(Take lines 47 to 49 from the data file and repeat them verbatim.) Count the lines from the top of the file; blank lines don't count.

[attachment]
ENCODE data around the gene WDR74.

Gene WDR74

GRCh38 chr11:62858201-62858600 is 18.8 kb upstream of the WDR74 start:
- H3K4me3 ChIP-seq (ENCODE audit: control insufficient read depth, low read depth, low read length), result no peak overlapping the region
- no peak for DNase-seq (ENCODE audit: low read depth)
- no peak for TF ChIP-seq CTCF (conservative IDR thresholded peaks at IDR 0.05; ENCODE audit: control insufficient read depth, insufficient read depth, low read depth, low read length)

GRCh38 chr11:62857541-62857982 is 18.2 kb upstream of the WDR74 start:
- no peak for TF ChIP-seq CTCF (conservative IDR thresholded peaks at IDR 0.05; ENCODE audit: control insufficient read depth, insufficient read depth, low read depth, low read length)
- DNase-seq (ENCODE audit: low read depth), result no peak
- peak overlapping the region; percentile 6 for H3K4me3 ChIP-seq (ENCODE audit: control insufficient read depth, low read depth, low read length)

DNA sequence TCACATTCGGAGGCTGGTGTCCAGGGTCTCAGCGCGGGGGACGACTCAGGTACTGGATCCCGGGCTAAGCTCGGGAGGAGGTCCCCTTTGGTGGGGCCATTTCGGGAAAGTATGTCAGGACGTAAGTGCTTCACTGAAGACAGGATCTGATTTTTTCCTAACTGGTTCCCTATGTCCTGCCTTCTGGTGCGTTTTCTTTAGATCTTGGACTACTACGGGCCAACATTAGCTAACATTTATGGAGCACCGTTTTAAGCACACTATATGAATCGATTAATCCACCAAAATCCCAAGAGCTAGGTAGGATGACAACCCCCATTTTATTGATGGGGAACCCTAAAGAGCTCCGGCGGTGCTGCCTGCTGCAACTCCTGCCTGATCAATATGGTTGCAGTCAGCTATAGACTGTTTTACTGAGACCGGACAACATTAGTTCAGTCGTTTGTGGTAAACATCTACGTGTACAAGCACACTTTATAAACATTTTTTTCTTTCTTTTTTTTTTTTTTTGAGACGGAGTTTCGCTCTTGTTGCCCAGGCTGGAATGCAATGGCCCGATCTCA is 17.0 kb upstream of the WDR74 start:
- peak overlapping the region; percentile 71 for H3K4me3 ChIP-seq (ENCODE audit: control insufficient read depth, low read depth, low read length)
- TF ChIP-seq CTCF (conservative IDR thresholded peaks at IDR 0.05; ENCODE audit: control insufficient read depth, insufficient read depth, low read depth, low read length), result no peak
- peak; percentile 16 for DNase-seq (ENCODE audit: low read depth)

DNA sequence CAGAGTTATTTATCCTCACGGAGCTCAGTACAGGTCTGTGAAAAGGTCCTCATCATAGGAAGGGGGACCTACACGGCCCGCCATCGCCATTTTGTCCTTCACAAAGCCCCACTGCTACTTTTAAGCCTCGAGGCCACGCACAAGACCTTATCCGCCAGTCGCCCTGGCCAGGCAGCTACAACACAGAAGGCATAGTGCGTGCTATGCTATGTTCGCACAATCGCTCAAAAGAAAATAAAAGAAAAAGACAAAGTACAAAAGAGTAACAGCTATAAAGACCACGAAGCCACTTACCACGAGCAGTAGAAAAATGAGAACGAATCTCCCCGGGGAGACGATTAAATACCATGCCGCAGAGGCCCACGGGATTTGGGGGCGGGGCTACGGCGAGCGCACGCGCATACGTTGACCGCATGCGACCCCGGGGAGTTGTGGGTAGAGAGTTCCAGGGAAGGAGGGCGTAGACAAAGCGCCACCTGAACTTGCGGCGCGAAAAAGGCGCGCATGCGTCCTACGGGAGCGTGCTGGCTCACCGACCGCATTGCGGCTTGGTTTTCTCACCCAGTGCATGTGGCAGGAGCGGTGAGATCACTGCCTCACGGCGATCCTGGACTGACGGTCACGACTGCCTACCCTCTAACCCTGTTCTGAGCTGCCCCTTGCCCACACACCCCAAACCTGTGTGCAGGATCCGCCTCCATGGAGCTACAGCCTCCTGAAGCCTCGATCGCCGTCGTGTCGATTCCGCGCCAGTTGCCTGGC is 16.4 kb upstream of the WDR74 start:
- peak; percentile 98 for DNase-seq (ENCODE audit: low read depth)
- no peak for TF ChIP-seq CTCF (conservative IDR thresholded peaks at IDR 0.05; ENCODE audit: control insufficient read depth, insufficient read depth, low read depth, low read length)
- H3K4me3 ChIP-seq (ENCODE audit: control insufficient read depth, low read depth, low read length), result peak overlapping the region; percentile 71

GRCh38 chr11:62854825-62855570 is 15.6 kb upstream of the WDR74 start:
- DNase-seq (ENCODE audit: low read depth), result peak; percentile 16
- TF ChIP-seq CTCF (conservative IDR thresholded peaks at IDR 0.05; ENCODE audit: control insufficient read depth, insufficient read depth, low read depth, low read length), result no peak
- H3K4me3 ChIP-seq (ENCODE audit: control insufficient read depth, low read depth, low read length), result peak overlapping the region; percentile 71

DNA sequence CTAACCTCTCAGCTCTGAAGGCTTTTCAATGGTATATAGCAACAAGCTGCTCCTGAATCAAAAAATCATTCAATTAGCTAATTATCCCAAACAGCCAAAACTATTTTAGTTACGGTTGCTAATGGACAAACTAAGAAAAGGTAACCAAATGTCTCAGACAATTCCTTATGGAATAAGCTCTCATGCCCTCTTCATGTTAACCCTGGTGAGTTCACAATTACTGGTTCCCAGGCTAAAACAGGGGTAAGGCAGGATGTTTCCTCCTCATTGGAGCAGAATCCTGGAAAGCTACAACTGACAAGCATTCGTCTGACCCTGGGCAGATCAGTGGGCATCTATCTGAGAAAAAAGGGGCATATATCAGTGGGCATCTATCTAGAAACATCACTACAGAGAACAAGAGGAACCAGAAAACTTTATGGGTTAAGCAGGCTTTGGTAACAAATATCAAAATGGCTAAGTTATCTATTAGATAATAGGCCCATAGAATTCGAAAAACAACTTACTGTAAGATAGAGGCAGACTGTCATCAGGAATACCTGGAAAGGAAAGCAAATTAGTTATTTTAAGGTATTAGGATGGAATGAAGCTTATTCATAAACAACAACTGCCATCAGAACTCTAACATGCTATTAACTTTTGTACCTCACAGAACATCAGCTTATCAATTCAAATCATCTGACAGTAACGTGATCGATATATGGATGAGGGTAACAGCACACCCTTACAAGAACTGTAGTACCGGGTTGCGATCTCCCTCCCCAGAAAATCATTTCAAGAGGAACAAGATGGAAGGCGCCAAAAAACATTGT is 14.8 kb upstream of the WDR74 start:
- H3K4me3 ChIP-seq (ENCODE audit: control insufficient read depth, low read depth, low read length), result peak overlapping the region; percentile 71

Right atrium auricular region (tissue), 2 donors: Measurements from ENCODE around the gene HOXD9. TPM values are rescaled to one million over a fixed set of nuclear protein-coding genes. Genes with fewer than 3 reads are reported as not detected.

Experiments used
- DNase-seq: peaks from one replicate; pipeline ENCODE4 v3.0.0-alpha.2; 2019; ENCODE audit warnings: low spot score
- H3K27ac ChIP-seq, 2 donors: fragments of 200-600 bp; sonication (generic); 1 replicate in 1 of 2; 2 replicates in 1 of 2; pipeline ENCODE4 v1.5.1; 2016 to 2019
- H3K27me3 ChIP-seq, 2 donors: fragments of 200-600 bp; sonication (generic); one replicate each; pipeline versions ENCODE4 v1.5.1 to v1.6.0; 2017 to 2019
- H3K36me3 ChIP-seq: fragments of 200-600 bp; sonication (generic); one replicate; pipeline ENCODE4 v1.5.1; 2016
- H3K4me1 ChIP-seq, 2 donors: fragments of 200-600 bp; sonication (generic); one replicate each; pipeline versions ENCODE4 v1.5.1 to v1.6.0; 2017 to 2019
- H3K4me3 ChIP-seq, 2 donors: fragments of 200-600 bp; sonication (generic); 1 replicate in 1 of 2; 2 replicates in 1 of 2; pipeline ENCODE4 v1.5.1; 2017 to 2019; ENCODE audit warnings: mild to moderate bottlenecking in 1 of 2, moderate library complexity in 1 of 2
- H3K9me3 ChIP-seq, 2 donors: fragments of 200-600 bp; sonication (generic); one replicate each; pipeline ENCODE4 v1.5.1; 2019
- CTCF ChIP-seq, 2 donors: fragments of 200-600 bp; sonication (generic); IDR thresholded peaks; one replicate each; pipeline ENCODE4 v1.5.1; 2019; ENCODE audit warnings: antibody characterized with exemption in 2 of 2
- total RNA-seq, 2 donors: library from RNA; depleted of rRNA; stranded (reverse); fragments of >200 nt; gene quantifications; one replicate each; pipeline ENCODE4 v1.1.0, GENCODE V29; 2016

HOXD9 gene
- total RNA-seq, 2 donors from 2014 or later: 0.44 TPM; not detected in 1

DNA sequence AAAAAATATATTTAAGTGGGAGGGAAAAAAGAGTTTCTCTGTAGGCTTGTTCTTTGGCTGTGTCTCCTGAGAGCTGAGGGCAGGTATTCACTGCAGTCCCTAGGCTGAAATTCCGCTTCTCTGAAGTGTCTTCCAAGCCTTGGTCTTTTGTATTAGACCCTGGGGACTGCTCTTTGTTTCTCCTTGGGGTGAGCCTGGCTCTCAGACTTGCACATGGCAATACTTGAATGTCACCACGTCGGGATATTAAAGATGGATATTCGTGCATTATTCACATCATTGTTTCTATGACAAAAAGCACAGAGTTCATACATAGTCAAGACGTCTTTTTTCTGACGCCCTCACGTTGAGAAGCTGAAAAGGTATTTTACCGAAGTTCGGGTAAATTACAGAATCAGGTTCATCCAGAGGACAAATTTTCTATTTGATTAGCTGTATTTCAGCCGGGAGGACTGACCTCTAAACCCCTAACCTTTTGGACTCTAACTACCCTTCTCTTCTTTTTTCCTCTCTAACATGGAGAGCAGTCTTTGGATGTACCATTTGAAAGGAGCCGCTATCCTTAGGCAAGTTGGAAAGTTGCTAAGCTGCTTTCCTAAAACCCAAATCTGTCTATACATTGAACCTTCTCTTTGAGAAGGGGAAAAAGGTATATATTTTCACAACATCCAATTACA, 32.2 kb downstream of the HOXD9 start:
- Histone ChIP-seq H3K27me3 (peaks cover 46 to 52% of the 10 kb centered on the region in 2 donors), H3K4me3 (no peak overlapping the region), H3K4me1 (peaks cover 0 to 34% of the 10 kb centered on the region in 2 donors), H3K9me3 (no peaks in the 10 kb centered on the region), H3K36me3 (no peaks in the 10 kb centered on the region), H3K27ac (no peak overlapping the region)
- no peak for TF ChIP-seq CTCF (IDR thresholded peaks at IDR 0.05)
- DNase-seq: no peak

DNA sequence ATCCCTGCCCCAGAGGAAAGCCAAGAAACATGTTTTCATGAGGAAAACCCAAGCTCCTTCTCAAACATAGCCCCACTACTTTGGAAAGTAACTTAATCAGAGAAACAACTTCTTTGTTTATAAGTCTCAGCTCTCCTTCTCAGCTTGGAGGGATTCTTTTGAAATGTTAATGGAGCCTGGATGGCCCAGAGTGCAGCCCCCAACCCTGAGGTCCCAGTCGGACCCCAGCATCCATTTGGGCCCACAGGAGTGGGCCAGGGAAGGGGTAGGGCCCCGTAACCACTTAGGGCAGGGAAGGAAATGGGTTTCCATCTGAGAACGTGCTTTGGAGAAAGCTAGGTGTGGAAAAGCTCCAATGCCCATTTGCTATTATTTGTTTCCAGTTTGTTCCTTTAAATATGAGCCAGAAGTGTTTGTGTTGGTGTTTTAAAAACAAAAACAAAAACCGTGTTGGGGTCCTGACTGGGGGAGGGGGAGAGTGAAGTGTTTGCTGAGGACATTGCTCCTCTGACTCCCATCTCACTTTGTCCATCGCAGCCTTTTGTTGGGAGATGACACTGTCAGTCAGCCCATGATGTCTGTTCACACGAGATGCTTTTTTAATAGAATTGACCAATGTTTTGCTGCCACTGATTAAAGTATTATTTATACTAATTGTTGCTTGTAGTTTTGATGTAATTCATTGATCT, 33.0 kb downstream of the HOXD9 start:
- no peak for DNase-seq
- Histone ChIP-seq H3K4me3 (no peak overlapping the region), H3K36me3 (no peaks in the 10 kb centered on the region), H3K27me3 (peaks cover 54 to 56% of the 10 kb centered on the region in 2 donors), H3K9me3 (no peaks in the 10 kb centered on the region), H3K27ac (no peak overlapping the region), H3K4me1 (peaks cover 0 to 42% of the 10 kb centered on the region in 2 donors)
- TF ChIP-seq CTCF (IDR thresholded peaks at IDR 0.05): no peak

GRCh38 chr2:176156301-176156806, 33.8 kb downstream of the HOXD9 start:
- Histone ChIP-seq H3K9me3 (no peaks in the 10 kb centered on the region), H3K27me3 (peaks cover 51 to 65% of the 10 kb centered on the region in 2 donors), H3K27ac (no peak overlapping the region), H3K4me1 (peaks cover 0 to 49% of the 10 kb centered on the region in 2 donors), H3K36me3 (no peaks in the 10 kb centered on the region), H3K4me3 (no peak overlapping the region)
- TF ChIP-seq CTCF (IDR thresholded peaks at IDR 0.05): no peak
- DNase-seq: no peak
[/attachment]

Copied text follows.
- Histone ChIP-seq H3K9me3 (no peaks in the 10 kb centered on the region), H3K27me3 (peaks cover 51 to 65% of the 10 kb centered on the region in 2 donors), H3K27ac (no peak overlapping the region), H3K4me1 (peaks cover 0 to 49% of the 10 kb centered on the region in 2 donors), H3K36me3 (no peaks in the 10 kb centered on the region), H3K4me3 (no peak overlapping the region)
- TF ChIP-seq CTCF (IDR thresholded peaks at IDR 0.05): no peak
- DNase-seq: no peak